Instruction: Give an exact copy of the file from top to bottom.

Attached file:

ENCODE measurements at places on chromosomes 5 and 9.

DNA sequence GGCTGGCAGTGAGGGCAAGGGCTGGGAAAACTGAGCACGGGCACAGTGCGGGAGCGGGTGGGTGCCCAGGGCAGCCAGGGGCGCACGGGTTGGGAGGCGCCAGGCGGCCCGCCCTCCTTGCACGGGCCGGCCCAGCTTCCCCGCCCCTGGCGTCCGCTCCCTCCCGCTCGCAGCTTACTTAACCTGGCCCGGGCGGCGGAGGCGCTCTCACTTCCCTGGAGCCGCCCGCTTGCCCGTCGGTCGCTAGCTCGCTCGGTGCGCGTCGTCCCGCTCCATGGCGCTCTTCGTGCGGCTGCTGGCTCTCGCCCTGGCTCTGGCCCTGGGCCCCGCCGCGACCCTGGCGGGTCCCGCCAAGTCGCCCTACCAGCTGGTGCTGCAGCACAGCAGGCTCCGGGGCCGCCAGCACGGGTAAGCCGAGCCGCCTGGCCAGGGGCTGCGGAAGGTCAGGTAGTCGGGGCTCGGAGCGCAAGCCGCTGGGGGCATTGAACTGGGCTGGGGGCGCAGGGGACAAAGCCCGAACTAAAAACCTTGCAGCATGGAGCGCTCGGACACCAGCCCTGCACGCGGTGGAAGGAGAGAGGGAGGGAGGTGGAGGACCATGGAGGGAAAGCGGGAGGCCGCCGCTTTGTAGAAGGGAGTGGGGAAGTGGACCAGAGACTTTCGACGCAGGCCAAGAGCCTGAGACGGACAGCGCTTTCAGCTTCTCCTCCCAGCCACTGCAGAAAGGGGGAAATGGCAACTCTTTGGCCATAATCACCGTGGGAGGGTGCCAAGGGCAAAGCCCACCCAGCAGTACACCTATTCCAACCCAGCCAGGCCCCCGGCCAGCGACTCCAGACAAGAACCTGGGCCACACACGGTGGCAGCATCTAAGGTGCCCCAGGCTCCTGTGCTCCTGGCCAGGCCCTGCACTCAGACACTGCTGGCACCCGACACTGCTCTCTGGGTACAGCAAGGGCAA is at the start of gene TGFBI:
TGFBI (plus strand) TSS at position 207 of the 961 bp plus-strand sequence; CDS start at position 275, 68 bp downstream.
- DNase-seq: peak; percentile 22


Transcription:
ENCODE measurements at places on chromosomes 5 and 9.

DNA sequence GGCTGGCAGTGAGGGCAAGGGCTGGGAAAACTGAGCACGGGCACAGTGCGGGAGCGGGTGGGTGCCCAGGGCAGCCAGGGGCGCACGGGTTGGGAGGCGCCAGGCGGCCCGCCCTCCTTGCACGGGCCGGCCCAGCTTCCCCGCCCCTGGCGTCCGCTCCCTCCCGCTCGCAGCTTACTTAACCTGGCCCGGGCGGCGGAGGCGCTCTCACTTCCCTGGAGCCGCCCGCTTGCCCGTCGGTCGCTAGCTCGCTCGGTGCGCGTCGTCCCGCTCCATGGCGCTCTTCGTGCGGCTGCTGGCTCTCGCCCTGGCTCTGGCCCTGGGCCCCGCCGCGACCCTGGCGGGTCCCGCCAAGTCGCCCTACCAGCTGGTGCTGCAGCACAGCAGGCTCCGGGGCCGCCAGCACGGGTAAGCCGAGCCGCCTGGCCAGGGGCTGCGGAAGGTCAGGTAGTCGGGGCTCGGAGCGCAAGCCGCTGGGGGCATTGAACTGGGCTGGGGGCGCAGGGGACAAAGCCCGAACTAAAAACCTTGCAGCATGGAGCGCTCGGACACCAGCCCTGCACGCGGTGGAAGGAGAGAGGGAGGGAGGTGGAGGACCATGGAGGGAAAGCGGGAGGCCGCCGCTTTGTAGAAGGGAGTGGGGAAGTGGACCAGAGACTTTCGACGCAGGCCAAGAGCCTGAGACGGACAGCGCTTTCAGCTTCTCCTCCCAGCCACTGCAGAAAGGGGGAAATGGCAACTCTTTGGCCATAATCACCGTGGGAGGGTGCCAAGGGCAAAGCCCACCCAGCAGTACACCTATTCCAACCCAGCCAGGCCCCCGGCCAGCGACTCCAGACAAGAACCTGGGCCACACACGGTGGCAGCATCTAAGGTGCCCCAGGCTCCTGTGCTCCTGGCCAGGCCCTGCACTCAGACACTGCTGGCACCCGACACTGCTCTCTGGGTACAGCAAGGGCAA is at the start of gene TGFBI:
TGFBI (plus strand) TSS at position 207 of the 961 bp plus-strand sequence; CDS start at position 275, 68 bp downstream.
- DNase-seq: peak; percentile 22